After the successful album release of Gondwana Dawn, creators Robin Hogarth, a two-time Grammy winning producer and Sumitra Guha, an acclaimed international vocalist, accompanied by an African youth choir are bringing their spirited fusion of Indian classical music and South African choral music with an upcoming live performance this fall.
The event is being hosted by the Indian Fine Arts Academy of San Diego (IFAASD), which seeks to organize world class concerts while fostering the Indian culture through music, dance and the arts per its managing trustee Shekar Viswanathan.
The visionary world music aims to go beyond the maxim that music has no boundaries and fuses the music of Africa and India “in a way that celebrates the cultural and historical unity of the two countries,” says Guha.
Spiritual Indian Vedic hymns are blended with the soulful and vivacious gospel style music of Africa sung by an eight piece South African children’s choir aged 15 to 19. The resultant effect is an earthy and soothing sound which emerges from complex layers of Indian and African musical styles and instrumentation.
Hogarth and Guha also forged an intercontinental common ground between the two nation’s rhythmic styles with the use of socio-political themes. Reconciliatory post Apartheid music often used to calm race relations in South Africa was blended with Indian messages of peace and non-violence.
The song “The Dawn” is based on a primary Vedic rag bhairav and is a call to humanity to wake up from the deep slumber of vices such as jealousy and materialism for brotherhood and peace.
“Freedom Song” is based on a traditional Zulu song translated to a universal battle cry to be free “Come to me freedom, we want it now!” The song echoes both India’s and South Africa’s pursuit of independence with an underlying theme of brotherhood.
“Vaishnava Janato,” which is sung in Gujarati and echoed by the African choir, was one of the late freedom fighter and pacifist, Mahatma Gandhi’s, favorite songs. The verses champion the virtues of the ideal man as a good husband, friend and son who possesses no greed or malice towards humanity.
Hogarth and Guha’s journey to initiate the project began in late 2011 led by a “humanitarian thought to bring opportunities to underprivileged children worldwide” says Guha.
Numerous disadvantaged students and musicians from South Africa were selected to participate in the Gondwana Dawn project.
South Africa’s Peermont School Support Programme (PSSP), which committed millions to a cross section of functional high schools throughout the country, funded travel arrangement to allow the artists drawn from PSSP schools and two of their educators to spend time in India under the direction of Hogarth who was also the director of the Soweto Gospel Choir.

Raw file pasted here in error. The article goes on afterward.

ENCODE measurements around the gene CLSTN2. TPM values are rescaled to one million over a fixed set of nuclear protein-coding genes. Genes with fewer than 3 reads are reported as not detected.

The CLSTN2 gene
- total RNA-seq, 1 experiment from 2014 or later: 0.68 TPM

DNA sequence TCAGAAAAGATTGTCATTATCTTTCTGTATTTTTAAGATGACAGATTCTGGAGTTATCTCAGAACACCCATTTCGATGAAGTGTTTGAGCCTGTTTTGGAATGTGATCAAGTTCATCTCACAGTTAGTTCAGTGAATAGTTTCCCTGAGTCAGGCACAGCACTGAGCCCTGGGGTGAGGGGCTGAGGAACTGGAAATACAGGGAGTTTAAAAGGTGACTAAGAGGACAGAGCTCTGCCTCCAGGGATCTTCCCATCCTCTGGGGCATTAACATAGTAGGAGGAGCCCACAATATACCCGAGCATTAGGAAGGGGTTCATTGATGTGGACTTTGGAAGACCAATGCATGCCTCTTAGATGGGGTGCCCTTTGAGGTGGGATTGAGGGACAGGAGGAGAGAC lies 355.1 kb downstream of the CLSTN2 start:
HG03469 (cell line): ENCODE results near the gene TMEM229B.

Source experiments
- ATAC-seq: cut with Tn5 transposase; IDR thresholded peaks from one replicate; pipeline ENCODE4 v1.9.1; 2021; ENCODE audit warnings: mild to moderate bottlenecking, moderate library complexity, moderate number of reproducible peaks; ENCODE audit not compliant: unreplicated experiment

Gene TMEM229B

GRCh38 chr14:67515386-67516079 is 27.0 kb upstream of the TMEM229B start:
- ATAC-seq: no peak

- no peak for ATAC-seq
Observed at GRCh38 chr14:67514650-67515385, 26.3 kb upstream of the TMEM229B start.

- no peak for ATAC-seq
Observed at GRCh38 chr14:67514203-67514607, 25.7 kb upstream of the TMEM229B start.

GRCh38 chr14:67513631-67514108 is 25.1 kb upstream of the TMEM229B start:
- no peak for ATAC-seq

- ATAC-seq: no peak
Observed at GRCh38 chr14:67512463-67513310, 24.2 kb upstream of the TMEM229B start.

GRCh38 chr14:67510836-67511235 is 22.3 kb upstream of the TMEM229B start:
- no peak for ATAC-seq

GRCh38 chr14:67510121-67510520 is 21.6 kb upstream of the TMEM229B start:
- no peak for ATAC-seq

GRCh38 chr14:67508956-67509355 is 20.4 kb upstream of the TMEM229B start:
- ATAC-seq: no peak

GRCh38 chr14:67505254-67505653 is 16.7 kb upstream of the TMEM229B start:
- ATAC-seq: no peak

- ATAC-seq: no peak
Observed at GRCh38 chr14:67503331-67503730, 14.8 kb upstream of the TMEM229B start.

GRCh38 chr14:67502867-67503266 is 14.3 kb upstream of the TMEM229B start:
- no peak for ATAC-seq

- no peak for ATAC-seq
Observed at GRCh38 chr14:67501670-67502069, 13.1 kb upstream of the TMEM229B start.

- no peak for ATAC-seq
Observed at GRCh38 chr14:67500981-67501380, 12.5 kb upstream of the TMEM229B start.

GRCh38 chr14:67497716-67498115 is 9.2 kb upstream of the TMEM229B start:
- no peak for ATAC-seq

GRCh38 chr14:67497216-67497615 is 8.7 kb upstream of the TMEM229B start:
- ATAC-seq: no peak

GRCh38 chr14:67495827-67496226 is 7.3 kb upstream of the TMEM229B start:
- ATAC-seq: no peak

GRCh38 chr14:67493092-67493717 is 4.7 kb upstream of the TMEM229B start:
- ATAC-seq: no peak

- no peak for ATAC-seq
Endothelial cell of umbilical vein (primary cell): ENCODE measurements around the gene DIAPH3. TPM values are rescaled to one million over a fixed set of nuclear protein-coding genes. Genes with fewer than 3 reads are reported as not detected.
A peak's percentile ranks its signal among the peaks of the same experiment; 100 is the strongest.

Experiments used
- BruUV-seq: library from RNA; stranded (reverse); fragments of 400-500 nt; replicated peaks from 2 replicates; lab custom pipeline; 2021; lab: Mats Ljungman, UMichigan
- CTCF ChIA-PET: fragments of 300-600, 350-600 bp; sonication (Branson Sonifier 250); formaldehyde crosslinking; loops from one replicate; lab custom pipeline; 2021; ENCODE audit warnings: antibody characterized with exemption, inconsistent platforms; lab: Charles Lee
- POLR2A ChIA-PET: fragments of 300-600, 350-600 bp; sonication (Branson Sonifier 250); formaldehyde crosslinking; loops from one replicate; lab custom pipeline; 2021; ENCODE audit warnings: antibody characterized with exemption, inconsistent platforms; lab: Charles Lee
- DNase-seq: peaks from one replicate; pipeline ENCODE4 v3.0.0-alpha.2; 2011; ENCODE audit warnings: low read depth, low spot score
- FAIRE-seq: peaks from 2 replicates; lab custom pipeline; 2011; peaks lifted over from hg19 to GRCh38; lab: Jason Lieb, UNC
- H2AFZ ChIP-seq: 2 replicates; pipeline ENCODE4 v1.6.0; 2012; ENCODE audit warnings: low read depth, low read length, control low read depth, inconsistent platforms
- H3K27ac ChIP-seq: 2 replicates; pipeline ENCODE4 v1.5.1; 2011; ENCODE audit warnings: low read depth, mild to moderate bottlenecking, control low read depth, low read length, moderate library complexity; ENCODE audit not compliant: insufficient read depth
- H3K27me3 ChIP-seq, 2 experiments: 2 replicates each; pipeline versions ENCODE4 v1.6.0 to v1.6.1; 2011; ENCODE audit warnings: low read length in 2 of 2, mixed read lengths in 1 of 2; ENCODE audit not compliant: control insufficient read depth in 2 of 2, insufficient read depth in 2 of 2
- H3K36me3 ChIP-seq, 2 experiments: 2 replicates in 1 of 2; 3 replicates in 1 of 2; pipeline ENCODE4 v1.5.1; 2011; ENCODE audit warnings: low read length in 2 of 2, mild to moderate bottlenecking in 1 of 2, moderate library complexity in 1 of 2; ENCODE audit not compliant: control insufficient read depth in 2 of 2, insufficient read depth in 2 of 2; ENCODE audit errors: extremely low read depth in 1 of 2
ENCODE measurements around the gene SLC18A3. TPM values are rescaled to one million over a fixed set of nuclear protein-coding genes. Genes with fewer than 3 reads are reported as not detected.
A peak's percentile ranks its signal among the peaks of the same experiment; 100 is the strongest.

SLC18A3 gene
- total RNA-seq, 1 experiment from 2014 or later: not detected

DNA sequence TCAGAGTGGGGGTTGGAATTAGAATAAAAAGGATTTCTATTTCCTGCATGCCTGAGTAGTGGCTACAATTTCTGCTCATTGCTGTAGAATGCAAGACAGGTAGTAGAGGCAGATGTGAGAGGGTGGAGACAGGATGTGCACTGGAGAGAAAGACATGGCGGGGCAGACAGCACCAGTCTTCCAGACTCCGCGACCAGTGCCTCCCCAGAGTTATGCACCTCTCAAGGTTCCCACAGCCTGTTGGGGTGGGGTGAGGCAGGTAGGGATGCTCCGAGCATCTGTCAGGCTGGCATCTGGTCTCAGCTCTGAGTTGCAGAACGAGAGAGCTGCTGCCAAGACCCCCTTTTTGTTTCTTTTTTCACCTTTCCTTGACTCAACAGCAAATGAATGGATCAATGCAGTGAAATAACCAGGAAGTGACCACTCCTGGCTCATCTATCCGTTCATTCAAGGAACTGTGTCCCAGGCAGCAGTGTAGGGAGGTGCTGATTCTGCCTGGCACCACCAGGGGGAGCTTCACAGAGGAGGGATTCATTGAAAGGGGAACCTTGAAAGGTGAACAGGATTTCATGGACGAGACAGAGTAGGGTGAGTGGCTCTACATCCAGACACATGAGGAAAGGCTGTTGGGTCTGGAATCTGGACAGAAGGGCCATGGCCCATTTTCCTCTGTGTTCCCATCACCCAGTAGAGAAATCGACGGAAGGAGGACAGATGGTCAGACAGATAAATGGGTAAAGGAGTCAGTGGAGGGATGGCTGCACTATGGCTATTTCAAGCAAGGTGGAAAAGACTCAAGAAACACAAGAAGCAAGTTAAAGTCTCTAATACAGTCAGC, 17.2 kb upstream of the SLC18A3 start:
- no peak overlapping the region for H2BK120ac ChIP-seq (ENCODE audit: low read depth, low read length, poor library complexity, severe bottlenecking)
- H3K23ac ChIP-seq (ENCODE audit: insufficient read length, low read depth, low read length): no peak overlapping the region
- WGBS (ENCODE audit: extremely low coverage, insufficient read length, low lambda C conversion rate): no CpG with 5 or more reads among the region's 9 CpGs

The culmination of the collaborative work resulted in the recording of an album, after having first performed live concerts at various Indian venues with Guha.
The team’s star power also stretched to India’s poorest communities in Delhi. The April 2012 Dawn of Stars music competition held under the Gondwana Dawn project name, targeted disadvantaged, talented singers who not only vied to perform in Delhi with the choir, but also received the opportunity to learn classical music under Guha for two years.
Approximately ten songs from the album will be performed by Guha (vocals), Hogarth (flute, keyboards and marimba), Nthombezinhle Manyathi, Katleho “Faith” Moeletsi (soprano), Andreas Biyela (tenor, guitar), Samuel Sesheku, Keketso Makgobotloane (tenor), Thabiso Moyake (bass voice, recorder), Sean Mashigo (bass voice), Aniruddha Mukherjee (tabla), Rajesh Prasanna (flute), Saurabh Suman (guitar) Gautam Menon (drums).
The album was released in the United States by ARC Music of United Kingdom in April 2013. The troupe will be spreading their message of peace and brotherhood to other parts of the country this fall inclusive of a performance in Los Angeles in association with the Artists for Human Rights International, says Guha.
The album derives its name from a land mass named Gondwana which existed in the Triassic period some 200 million years ago. Gondwana, which existed in the Southern hemisphere, included Africa and India which were adjacent to one another prior to the plate tectonic shift.
IFAASD has an extensive fall lineup this year, inclusive of Karnatik vocals, classical instrument and dance.
Saturday, September 28. 7 p.m. David andDorothea Garfield Theater, 4126 Executive Dr. La Jolla. http://www.indianfinearts.org/concerts/gondwana-dawn/ Tickets: $30, Free (IFAASD annual subscribers).